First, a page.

Baade's window is a small patch of sky toward the center of our Milky Way Galaxy that is relatively free of obscuration by dust. We are able to see deep inside the Galactic Bulge through Baade's Window, and are thus able to study the stellar population of the Bulge. It is named for the astronomer Walter Baade, who studied the globular cluster NGC 6522 in this region during the 1940s.

The plane of the Milky Way is filled with dust, as are most spiral galaxies. Our solar system sits near the middle of this plane, and about 8,500 parsecs from the dynamical center of our galaxy. While we have a relatively unobscured look at stars in the solar neighborhood, we cannot see the stars in the Bulge of our galaxy in visible light, because dust within the plane blocks their light from reaching us.

However, by chance, there is a small region of the galactic interior which has relatively few patches of dust between us and the center, letting us study the Galactic Bulge's stellar population in detail. This is fortunate, because galaxies are made up of many different populations of stars, which originated at different times in each galaxy's evolution. Stars in the disk and the spiral arms tend to be very rich in elements heavier than hydrogen and helium, and are also the youngest stars in the galaxy. Stars in the galactic halo and in globular clusters tend to be metal-poor, and probably formed very early in our galaxy's life, out of the primordial gas. Most stars in the Bulge are also old but richer in metals, because the primordial gas in the center of the galaxy was rapidly enriched by supernova explosions of short-lived, massive stars. Studying the multiple populations of stars within our Galaxy is a bit like archaeology -- we can observe the stars as they are now to try and understand how and when our Galaxy formed. Without Baade's Window on the Galactic Bulge, it would be difficult to study this important population of stars.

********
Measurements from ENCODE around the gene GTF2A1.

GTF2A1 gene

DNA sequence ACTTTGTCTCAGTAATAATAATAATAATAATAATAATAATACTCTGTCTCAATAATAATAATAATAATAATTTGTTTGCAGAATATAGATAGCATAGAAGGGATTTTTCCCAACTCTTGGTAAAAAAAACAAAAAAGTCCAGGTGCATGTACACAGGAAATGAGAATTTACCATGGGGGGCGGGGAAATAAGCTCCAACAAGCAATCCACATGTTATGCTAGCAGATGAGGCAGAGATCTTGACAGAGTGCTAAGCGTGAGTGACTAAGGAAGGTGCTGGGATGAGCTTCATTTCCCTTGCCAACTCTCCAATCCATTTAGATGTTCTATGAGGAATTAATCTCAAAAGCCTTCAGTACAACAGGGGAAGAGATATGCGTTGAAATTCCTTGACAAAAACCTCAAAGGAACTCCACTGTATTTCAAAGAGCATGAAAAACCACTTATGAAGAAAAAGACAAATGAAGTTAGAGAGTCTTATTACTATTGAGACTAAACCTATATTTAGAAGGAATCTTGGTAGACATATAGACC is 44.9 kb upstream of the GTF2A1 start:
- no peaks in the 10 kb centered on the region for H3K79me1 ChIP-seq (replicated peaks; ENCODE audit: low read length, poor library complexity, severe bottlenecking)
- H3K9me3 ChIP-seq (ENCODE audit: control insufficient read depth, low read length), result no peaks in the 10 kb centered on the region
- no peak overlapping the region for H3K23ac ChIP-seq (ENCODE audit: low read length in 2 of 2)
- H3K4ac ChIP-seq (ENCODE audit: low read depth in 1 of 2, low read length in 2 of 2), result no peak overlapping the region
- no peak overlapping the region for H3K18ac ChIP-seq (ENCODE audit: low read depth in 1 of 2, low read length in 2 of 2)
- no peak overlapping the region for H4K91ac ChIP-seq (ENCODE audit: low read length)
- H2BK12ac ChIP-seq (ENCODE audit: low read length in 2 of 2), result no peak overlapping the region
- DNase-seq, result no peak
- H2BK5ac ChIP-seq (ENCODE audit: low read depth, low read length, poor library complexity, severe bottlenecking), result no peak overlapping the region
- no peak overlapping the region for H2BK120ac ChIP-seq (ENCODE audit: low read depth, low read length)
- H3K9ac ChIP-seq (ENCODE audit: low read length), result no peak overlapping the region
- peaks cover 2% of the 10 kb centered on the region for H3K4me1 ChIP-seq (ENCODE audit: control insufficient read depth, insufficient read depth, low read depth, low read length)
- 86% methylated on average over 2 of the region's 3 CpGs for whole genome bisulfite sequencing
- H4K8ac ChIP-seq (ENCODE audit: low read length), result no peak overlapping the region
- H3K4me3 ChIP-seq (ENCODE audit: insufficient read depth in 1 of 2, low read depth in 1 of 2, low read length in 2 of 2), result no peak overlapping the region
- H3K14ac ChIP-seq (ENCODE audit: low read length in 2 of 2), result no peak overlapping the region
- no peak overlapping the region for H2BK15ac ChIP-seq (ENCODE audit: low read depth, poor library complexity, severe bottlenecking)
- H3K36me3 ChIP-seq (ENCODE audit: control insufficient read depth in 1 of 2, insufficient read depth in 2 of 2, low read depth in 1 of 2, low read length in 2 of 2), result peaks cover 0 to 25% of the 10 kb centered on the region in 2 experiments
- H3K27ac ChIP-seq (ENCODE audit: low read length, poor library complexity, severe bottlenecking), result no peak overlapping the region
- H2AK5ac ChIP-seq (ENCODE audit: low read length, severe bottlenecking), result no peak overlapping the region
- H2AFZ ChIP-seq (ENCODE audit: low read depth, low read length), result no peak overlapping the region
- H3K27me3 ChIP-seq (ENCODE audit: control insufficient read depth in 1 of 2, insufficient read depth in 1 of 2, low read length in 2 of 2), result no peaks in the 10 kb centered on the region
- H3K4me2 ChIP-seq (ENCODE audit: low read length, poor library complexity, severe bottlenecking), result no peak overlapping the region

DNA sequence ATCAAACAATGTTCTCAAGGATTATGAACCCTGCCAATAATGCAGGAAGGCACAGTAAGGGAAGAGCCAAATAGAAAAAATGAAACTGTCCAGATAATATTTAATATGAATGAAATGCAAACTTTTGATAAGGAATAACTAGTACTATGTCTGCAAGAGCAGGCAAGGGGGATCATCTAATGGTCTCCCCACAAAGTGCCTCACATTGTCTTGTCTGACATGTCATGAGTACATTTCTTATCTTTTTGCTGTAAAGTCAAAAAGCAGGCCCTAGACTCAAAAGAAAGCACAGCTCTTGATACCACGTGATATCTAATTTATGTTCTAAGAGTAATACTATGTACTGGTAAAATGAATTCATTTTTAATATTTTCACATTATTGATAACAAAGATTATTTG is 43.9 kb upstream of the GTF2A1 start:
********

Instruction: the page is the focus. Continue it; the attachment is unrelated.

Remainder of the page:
Walter Baade first discussed his photographic observations of NGC 6522 in a paper presented at the 1946 meeting of the Astronomical Society of the Pacific (Publications of the ASP vol 56, 249). In it, he describes the detection of 152 variable stars, many of which were "cluster type" RR Lyrae stars. He calculated that the number of variable stars found in this region was twelve times higher than in other regions of the sky nearby. This suggested that this region was very rich in older stars. Furthermore, he used the brightness of these stars to determine their distances, and found that they lie very near the center of our galaxy. Thus, Baade helped to define an entirely new population of stars within our galaxy, and to determine that our own Milky Way is much like other spiral galaxies observed in the universe. In fact, he compared our own galaxy to the nearby Sb-type spiral M31 in the same paper.

The center of Baade's Window is located at α 18h 03m, δ -28°. It is best viewed from the southern hemisphere during the months of May through August, but is visible from latitudes below about 50° N. It is about 5 degrees south of the Trifid Nebula, in the constellation Sagittarius.

A facsimile of Baade's paper can be found at
I also used for coordinates and references.

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